The FAANG stocks have taken a hit this week.
Facebook, Amazon, Apple, Netflix, and Google parent Alphabet are tracking to close the week down by at least 3%, despite a slight rebound on Thursday. These tech and growth stocks have suffered from the sell-off triggered by rising inflation fears.
With Big Tech taking a major hit, two traders weighed in on which of the bunch could see a bigger comeback — and which could be in for more pain ahead.
In an interview with CNBC's "Trading Nation" on Thursday, TradingAnalysis.com founder Todd Gordon named Apple as the FAANG name best poised for a rebound. Digging into the technicals, Gordon suggests getting into Apple with a stop-loss order that kicks in once the stock breaks below $116. Apple closed Thursday just below $125.
On the bearish side, Gordon named Netflix as the weakest name of the FAANG flock. Looking at its most recent earnings report, he noted that although the streaming service beat earnings estimates, the company missed its guidance of adding 6 million new subscribers in the first quarter.
"They're losing market share. They're picking up competitors. I'm a little concerned with Netflix," he said.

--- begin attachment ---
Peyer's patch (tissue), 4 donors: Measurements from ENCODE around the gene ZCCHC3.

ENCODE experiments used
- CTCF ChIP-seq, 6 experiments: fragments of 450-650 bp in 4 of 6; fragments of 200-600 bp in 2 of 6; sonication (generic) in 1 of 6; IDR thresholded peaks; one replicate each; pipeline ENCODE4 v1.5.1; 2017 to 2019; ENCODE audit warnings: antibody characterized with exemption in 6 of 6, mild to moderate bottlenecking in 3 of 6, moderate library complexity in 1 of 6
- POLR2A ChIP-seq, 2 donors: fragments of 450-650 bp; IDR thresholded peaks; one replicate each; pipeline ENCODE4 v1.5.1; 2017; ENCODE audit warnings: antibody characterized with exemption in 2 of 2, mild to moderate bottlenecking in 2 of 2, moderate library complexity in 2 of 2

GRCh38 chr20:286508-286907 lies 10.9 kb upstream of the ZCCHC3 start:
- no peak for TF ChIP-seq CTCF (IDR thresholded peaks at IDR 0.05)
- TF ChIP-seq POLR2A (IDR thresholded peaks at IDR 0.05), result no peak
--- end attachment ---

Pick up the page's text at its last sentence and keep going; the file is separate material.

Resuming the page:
Boris Schlossberg, managing director FX strategy at BK Asset Management, agrees that Netflix could be in for more downside. Some pain points he referenced include the high costs of producing original content, new competitors, and the slowdown in subscriber growth.
"It doesn't mean that Netflix ultimately isn't going to be the greatest, biggest global economic broadcast brand there is," he said, though he does see high cash burn ahead for the company that could bring about stock price weakness.
"To me, it is the weakest of the bunch, and you definitely want to stay away from it on a relative strength basis," he said.
Like Gordon, Schlossberg does have one FAANG stock he is bullish on – Alphabet. He says the company's fundamentals are strong and its ad business has done well as the economy recovers.
"I want to be long Google, short Netflix as the spread in the FAANG story," he said.
Disclosure: Gordon holds AAPL.